Cannes: It Follows review

Horror films attract a very dedicated fan base and filmmakers that work in the genre are often a part of that fandom themselves. As a result, they can be subject to strong influences that sometimes lead to disappointing results. When influenced by such greats as John Carpenter, Dario Argento or George Romero, for example, the films of fans can often come across as incredibly derivative. It’s rather hard to compete with the likes of Halloween, Profondo Rosso or Dawn of the Dead, and so tributes and homages will often look like mere imitations of ‘the real thing.’

With It Follows, David Robert Mitchell has accomplished the rare feat of wearing his influences on his sleeve but still creating something new. There are many familiar tropes in this film, but they’ve all been given such a wonderfully applied lick of fresh paint that the movie has ended up feeling nothing but original.

While I will now be careful to talk only about early scenes in It Follows it will be necessary to reveal some of the plot if I’m going to discuss the film in a meaningful way. At the same time, I know that an audience will definitely enjoy It Follows more if they watch it cold and knowing as little as possible. If you’d rather experience It Follows that way, stop reading now and simply let me assure you, it’s very good.

Mitchell opens the film with a chase as a young girl runs for her life from an unseen stalker. It’s a scene that only makes sense later as more plot points are revealed, but we do soon learn that she has been cursed and is running from something only she can see. It’s something that will hound her, she will never feel safe, and she will always be looking over her shoulder.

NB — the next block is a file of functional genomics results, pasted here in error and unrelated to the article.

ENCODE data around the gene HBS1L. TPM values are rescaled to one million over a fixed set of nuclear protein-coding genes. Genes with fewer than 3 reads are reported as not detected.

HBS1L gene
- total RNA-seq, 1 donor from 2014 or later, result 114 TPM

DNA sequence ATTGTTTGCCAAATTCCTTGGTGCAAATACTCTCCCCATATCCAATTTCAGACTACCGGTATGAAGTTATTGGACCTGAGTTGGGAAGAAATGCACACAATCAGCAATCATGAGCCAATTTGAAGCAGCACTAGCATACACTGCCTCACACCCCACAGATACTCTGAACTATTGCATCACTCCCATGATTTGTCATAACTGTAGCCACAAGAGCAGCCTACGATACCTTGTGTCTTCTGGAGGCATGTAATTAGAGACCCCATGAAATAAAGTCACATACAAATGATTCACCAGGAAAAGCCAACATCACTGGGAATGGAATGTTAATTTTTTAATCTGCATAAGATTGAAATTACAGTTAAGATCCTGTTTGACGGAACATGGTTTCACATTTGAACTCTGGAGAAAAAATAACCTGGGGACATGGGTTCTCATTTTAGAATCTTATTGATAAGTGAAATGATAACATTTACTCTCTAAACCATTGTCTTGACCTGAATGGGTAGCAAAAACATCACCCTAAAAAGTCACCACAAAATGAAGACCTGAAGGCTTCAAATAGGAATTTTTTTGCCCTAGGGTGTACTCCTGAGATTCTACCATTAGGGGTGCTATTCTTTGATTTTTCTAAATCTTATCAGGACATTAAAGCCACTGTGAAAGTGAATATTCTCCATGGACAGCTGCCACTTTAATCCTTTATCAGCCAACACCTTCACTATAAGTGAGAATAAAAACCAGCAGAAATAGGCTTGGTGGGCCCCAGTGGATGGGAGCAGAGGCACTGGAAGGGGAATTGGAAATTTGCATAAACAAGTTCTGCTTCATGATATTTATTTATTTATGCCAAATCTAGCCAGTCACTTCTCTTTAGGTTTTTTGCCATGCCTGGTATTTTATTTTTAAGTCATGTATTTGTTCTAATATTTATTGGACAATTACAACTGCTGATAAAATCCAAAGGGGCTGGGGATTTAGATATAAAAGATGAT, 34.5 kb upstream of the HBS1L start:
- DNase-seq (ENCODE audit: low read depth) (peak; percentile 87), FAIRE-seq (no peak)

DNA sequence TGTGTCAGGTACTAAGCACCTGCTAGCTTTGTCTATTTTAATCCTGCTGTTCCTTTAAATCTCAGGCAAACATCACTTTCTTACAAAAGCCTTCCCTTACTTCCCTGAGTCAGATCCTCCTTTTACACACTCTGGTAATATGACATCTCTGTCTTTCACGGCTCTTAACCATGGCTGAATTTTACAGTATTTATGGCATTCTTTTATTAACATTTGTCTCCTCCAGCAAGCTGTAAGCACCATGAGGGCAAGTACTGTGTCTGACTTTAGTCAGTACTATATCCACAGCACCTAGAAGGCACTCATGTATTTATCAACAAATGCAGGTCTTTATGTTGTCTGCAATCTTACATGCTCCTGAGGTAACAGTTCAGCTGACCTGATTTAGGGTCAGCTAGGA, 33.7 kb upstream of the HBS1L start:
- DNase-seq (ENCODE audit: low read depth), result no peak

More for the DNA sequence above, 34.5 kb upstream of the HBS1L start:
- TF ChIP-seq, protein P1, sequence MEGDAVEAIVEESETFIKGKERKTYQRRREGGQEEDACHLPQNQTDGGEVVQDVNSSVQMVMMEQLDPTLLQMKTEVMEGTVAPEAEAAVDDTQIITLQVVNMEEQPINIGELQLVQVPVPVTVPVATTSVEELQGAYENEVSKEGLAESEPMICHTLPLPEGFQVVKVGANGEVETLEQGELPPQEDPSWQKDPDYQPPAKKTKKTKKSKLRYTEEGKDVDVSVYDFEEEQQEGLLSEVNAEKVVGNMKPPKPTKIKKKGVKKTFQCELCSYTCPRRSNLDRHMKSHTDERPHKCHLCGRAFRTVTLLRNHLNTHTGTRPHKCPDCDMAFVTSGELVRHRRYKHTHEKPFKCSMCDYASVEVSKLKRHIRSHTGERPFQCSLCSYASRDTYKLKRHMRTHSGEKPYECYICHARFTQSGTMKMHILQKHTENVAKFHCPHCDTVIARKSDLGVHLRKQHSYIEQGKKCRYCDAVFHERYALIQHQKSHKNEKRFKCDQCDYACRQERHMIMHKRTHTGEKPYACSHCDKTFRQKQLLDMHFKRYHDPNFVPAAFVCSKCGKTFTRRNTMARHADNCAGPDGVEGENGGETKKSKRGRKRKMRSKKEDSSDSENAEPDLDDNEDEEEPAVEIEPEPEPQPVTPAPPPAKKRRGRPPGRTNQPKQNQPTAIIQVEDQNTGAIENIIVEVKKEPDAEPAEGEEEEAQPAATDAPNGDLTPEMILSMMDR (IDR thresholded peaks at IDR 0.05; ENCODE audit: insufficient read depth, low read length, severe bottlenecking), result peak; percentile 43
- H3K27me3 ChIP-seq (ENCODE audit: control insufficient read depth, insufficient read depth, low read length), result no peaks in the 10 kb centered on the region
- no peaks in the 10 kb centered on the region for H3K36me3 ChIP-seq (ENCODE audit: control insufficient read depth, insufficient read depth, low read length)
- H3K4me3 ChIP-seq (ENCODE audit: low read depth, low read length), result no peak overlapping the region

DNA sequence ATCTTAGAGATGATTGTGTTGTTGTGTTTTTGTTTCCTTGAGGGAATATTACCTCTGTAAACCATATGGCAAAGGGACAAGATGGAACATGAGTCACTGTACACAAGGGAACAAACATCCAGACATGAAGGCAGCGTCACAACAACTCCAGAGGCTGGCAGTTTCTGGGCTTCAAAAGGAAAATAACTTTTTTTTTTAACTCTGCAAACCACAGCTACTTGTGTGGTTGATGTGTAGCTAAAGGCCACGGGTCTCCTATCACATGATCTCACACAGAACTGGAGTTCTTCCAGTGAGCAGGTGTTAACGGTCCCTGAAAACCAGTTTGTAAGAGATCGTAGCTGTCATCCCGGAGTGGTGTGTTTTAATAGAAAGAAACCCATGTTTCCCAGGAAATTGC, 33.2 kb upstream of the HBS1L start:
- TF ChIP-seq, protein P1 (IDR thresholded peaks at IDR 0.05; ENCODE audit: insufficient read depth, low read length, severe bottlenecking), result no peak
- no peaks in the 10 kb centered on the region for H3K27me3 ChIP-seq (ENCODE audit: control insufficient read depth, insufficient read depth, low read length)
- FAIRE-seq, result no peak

Later on, the film’s protagonist Jay (Maika Monroe) is hit with the same curse. The audience shares her point of view, and it’s then that we find out what quite what’s going on with the invisible ‘it.’

The stalker in question, and of the title, is not a Michael Myers type, a zombie or some horrific entity but just a person. Who it is in particular keeps changing, however, with the only constant being that ‘It’ will always walk slowly and deliberately towards their prey.

This makes for some wonderfully suspenseful sequences. Director David Robert Mitchell knows exactly where to place the camera, framing his scenes in order to create the utmost uncertainty for the viewer. We are, like Jay, being forced into constant vigilance, always on the lookout for where ‘It’ could be. And yet Mitchell still manages to find a number of ways to surprise and scare us. He also sneaks in a few red herrings – just the right amount, in my opinion, to provide some humorous respite.

It Follows‘ key success lies in the way that Mitchell has created suspense, twisting the knife expertly and knowing just when, very occasionally, he should drive in the blade all the way to the hilt. Sometimes the effect does lean very heavily on the score, which is admittedly a gorgeous maelstrom,  when the visuals would most often have done the work themselves, and more subtly too.

Nonetheless, It Follows is one of the smartest and most well-played horror films I’ve seen in some time, at least since Willow Creek last summer, and it should go down a treat with both more casual fans and the hardcore of seen-it-all horror obsessives.

It Follows will be released in the UK on February 27th, 2015. Here are the French, English and then American teaser trailers for the film, and they’re very different from one another.